MAC: Mines and Communities

India: France and the Fukushima factor

Published by MAC on 2011-10-31
Source: The Hindu (2011-10-20)

Did world uranium producer block information tour?

In 2010, French nuclear plant construction company, Areva, was also the world's second largest producer of uranium. See: ARMZ and the Man - Tanzanians against uranium

The company has been contracted to build the first of six nuclear reactors in the Indian state of Maharashtra - with the option to construct four more.

But, in the wake of the Fukushima disaster and with a growth in Indian public opposition to an expansion of nuclear power, Areva's deal is now put at some risk.

Earlier this month, French journalist, Naike Desquesnes, was scheduled to deliver the first in a series of Indian lectures examining the current state of nuclear power. Her trip was sponsored by the supposedly independent, non-governmental cultural body, Alliance Francaise.

Then, according to a report by Indian national daily The Hindu, the Alliance Francaise suddenly cancelled Ms Desquesnes' lecture tour, after pressure was put on it by Areva and the French embassy in Delhi.

Alliance Francaise cancels lectures on nuclear energy by French journalist

Vaiju Naravane, Priscilla Jebaraj

The Hindu

20 October 2011

PARIS/NEW DELHI - In the wake of India's postponement of French reactor purchase decision

French journalist Naike Desquesnes was preparing for a month-long trip to India to present a lecture series on "Covering Nuclear Energy Post-Fukushima" at six Alliance Francaise centres when she received a surprise phone call on September 23.

Philippe Gasparini, Director of Alliance Francaise Bangalore, where her first lecture was scheduled to be delivered on October 10, was calling to say that the subject of her talk had been turned down.

"He said he had perhaps not 'been diplomatic enough', but the French embassy and Areva did not want such a ‘delicate subject' to be discussed," Ms. Desquesnes told The Hindu. He seemed to have been hauled up by the French embassy in Delhi, she felt.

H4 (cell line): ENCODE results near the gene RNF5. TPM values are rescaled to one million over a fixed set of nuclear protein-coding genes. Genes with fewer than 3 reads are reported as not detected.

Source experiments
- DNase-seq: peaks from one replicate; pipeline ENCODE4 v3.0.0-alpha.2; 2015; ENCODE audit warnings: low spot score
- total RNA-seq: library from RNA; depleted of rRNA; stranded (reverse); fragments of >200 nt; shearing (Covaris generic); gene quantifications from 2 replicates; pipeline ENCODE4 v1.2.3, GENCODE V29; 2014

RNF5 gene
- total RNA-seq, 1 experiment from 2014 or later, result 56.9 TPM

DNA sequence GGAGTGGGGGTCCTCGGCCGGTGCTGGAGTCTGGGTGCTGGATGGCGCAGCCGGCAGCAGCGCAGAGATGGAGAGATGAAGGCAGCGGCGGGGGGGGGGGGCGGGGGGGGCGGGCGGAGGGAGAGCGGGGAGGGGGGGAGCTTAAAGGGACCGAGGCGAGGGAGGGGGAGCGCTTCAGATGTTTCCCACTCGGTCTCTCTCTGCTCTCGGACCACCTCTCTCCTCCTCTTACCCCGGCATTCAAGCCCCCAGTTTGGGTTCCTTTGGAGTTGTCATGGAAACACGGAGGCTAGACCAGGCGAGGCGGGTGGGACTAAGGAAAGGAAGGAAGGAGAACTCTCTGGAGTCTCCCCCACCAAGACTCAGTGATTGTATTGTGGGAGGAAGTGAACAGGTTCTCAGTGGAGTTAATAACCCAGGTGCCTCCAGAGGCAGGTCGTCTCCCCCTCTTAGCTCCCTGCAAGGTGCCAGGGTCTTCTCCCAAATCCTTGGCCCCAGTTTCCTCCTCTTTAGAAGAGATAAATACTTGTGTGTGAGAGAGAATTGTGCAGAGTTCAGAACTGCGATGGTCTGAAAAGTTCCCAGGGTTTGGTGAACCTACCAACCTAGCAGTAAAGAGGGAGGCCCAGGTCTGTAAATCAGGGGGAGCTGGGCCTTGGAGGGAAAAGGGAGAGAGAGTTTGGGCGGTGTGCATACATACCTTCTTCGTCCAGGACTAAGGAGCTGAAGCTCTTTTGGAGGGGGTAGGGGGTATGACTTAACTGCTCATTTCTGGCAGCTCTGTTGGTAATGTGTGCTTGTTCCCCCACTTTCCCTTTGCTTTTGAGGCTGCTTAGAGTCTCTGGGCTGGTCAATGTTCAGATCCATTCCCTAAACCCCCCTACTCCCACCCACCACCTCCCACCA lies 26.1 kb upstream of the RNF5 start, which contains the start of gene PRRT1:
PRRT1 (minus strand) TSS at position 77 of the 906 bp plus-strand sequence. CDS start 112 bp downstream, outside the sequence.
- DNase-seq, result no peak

Mr. Gasparini asked her if she had seen The Hindu's September 20 report that India would postpone its final decision on the purchase of the EPR type of nuclear reactors from France until post-Fukushima nuclear safety tests were completed satisfactorily. In the wake of recent uncertainty over nuclear energy and the possible impact on the French reactor manufacturer Areva, Ms. Desquesnes felt that French authorities were afraid of a debate on the subject.

Areva has an agreement to build the first of six EPR reactors at Jaitapur in Maharashtra with an option of four more reactors to follow, but nuclear deals around the world have been hit by the March 2011 Fukushima nuclear disaster.

Mr. Gasparini confirms that he and his fellow Alliance Francaise directors decided to reject the topic of Ms. Desquesnes' lecture at short notice, but refused to discuss why her subject matter was not acceptable.

"It was her proposal, it was not really approved by us anyway," he claimed. "We gave her other topic options, but she was not willing to be prepared for anything else." He listed India-China relations as a possible alternative, but Ms. Desquesnes, who had spent a month gathering news clippings to present a detailed analysis of the press in France, Japan and India in the wake of Fukushima, declined to research a new subject.

"There was a logistics problem and a misunderstanding with the journalist, so we had to cancel," said Mr. Gasparini. Asked about his statement to French news outlet Mediapart that it was not a good time to discuss this "very sensitive" subject, Mr. Gasparini told The Hindu: "All subjects are sensitive...Sometimes, if we cannot do it, we simply cannot do it. We need to be flexible."

The Alliance Francaise is a non-governmental institution promoting French language and culture, which nonetheless works closely with the Cultural Action Office of the French Embassy in New Delhi, and also receives some support from the French Foreign Ministry in Paris.

Ms. Desquesnes' employer, the Courrier Internationale is a monitor of the world press, and has a partnership with the Alliance Francaise around the world to organise talks and seminars on the role of the press and the media.

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